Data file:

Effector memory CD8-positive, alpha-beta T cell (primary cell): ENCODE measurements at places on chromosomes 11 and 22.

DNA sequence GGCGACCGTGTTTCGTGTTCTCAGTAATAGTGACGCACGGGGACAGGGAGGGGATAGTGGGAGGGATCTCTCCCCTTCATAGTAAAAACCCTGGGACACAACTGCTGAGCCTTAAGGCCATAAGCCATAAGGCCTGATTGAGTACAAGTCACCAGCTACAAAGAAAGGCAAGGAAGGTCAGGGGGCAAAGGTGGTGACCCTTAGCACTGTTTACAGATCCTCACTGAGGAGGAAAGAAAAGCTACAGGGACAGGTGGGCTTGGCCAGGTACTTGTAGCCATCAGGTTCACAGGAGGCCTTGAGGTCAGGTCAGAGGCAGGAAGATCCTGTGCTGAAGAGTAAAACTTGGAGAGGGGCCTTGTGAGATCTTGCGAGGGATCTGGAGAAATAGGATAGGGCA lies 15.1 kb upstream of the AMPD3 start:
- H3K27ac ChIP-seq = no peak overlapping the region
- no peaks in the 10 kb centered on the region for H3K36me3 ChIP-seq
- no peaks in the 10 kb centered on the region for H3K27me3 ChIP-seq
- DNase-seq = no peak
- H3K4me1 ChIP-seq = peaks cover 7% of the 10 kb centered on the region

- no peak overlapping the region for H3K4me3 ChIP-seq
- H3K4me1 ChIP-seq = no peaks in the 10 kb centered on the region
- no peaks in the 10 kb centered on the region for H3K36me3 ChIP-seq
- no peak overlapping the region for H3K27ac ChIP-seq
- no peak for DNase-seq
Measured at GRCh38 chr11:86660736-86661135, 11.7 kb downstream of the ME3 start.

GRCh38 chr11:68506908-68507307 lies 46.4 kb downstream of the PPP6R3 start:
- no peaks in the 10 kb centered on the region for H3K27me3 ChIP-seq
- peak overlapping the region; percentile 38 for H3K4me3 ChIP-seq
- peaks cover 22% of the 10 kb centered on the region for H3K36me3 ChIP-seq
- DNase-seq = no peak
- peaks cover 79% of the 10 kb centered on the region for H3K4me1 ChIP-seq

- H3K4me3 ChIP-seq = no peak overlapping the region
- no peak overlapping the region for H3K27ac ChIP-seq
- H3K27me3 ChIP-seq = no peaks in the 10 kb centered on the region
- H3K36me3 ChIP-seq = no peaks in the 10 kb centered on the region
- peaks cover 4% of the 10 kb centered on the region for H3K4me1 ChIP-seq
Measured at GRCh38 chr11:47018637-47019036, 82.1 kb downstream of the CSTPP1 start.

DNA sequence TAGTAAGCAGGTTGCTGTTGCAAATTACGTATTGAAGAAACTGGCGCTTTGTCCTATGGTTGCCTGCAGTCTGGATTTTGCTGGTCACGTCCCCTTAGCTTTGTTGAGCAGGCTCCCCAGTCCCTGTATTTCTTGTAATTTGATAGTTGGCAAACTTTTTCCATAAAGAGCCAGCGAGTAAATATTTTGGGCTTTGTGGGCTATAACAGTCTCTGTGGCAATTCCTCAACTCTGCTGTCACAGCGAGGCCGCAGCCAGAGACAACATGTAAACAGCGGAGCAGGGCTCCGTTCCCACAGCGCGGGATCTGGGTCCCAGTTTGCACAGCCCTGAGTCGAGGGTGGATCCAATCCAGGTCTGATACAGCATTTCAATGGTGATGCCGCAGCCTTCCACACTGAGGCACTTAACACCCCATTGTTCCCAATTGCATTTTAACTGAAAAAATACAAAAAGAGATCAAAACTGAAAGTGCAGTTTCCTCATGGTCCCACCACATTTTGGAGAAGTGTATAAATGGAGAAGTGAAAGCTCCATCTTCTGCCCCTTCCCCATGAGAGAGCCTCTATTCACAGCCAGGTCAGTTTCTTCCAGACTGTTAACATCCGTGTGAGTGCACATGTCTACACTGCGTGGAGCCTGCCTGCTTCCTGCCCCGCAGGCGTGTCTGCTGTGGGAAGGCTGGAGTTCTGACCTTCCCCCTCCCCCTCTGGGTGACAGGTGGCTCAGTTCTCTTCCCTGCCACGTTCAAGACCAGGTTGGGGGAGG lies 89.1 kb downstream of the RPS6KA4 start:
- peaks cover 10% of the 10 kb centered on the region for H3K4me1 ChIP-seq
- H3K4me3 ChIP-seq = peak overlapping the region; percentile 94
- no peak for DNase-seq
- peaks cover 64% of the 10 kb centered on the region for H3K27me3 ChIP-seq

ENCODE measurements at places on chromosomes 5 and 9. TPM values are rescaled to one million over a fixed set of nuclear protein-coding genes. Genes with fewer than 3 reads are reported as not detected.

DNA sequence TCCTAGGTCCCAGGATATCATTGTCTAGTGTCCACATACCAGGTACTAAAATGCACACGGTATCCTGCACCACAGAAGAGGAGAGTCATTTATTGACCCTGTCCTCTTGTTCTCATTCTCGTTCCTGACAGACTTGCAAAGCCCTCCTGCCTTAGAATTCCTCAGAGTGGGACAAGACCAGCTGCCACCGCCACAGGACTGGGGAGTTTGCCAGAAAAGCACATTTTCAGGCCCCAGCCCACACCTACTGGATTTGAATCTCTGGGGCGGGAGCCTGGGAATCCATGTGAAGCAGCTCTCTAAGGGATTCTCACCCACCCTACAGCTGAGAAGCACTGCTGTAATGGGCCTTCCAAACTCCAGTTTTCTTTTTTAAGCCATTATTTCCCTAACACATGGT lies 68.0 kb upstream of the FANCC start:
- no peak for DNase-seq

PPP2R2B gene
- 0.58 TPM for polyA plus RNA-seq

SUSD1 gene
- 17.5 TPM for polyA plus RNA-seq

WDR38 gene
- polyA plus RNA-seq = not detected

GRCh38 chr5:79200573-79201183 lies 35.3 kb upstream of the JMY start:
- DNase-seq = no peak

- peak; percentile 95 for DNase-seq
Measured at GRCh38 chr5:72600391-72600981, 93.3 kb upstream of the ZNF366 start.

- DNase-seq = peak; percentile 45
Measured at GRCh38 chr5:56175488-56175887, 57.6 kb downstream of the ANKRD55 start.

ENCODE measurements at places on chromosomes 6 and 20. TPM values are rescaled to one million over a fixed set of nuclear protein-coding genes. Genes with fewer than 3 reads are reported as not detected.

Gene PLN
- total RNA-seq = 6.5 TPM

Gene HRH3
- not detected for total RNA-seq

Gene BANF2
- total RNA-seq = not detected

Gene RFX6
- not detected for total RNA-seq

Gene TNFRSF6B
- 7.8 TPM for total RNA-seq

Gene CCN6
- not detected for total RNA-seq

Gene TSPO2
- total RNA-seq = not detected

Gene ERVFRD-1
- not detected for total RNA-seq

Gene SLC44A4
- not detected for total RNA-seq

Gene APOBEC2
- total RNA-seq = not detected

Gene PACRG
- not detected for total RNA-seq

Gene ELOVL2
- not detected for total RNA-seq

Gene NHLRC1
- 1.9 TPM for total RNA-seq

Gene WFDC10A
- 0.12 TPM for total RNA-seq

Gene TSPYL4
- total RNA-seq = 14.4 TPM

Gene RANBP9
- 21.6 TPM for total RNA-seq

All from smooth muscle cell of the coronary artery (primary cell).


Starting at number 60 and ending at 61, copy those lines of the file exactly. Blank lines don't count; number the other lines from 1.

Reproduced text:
- total RNA-seq = not detected

Gene ERVFRD-1